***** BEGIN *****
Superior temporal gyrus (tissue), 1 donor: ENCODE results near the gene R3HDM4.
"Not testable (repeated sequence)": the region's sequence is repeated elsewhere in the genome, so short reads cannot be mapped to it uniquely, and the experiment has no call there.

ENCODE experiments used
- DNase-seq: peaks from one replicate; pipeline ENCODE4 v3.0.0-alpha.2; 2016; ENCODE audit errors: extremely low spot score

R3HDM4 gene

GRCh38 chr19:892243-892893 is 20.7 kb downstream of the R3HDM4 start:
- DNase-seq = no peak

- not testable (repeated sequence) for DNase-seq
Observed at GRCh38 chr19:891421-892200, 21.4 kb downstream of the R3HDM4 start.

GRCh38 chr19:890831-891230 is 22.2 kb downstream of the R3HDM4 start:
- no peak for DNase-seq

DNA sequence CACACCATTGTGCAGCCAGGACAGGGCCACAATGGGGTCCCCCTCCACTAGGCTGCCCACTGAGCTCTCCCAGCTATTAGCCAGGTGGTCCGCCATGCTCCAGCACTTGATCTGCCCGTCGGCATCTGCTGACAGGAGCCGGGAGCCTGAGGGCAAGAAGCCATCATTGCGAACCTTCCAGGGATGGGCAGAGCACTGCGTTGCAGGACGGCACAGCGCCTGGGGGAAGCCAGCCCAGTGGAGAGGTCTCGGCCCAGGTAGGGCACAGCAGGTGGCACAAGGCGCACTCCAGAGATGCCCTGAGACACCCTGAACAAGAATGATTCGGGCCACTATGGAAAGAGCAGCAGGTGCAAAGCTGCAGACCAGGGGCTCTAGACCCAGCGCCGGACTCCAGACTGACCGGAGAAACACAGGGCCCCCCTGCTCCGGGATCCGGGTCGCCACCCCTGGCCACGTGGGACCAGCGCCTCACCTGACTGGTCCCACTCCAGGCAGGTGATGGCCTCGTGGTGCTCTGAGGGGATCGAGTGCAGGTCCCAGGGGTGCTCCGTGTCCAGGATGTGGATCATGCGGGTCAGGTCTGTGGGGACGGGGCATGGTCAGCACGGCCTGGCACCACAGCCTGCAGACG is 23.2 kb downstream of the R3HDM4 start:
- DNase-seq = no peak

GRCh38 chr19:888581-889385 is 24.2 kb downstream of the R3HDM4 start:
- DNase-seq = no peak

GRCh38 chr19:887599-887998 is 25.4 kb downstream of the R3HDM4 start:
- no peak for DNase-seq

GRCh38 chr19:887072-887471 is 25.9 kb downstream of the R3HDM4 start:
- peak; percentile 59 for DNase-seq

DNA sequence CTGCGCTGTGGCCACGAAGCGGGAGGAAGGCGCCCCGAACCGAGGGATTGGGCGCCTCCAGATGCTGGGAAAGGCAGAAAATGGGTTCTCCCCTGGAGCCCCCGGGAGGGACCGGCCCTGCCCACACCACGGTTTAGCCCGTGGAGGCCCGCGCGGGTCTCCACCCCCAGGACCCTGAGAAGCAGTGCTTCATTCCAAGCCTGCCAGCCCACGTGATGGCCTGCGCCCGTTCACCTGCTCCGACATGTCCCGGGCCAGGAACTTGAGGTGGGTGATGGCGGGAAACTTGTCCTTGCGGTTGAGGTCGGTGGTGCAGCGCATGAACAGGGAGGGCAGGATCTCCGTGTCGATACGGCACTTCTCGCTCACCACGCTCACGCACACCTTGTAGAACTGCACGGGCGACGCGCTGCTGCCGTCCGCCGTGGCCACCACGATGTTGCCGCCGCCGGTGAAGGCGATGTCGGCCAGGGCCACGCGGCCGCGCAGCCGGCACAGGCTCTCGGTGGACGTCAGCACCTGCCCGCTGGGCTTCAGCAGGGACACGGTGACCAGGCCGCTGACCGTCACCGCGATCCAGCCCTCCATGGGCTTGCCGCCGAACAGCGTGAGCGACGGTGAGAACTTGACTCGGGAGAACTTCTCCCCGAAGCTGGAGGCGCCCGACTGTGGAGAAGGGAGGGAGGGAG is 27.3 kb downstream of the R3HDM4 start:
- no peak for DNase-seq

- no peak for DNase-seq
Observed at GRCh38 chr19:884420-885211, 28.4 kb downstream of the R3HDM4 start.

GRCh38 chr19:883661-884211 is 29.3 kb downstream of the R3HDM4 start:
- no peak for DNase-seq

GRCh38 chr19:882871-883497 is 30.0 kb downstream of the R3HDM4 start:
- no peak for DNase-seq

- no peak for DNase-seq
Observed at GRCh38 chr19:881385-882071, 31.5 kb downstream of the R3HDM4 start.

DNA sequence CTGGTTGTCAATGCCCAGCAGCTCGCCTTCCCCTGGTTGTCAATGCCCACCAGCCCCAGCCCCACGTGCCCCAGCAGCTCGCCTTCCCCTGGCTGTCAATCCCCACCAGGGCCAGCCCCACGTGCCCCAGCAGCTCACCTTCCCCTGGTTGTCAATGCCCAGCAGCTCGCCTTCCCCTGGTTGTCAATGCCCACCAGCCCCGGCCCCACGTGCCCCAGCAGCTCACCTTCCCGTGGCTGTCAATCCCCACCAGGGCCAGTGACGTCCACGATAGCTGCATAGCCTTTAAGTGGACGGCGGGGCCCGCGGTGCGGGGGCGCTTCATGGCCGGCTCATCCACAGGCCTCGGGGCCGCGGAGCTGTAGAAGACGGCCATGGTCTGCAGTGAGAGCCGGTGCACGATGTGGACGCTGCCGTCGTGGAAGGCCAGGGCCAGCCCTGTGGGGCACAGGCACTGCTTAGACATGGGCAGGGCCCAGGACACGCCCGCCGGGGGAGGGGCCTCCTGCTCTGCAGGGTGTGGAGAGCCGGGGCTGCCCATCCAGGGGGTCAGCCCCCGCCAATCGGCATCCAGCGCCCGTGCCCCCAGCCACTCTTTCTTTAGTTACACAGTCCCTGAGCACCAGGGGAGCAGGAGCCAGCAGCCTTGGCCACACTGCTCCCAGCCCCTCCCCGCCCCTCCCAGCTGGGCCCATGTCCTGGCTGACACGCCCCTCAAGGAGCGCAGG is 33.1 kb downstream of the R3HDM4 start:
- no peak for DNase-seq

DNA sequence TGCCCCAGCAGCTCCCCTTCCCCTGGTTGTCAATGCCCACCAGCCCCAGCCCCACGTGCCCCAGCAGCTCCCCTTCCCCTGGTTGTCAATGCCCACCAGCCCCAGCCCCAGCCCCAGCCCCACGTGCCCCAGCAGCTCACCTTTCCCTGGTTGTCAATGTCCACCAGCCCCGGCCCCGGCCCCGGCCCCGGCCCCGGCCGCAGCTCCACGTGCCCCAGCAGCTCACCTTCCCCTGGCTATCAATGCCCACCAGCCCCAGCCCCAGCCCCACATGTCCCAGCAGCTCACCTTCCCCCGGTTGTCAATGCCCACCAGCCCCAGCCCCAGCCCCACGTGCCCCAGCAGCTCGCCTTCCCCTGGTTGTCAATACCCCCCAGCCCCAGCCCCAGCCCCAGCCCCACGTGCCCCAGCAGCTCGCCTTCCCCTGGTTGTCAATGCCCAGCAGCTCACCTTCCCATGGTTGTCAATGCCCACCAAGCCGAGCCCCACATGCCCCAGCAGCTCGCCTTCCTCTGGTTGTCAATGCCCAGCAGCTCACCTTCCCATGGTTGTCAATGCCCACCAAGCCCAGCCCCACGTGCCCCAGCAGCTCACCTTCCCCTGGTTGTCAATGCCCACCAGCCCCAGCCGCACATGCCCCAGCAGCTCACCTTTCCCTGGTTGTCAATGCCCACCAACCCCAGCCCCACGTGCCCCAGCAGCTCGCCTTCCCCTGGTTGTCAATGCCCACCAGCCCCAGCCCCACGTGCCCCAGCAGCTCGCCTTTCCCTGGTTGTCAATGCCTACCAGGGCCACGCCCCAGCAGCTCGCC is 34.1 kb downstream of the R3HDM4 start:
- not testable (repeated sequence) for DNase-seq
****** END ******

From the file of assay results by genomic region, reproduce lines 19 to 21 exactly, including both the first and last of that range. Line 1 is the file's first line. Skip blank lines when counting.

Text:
- peak; percentile 59 for DNase-seq

DNA sequence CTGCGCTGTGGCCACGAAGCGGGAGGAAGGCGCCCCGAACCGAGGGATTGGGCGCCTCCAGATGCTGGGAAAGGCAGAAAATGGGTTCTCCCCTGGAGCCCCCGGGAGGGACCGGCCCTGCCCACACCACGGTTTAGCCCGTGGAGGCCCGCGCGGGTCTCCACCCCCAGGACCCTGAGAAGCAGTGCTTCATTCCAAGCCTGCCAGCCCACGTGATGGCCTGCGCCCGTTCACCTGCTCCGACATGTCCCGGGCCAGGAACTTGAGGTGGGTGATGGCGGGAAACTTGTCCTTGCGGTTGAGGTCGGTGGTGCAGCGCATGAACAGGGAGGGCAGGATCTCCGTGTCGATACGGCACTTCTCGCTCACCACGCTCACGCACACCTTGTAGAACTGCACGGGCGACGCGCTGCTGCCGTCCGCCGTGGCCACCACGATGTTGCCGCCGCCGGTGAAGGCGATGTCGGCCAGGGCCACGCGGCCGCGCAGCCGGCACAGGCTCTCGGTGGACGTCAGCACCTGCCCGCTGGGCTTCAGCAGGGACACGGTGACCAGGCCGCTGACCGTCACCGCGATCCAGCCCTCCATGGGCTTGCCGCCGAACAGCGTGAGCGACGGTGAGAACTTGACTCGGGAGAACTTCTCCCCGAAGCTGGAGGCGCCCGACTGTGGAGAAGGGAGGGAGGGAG is 27.3 kb downstream of the R3HDM4 start:
- no peak for DNase-seq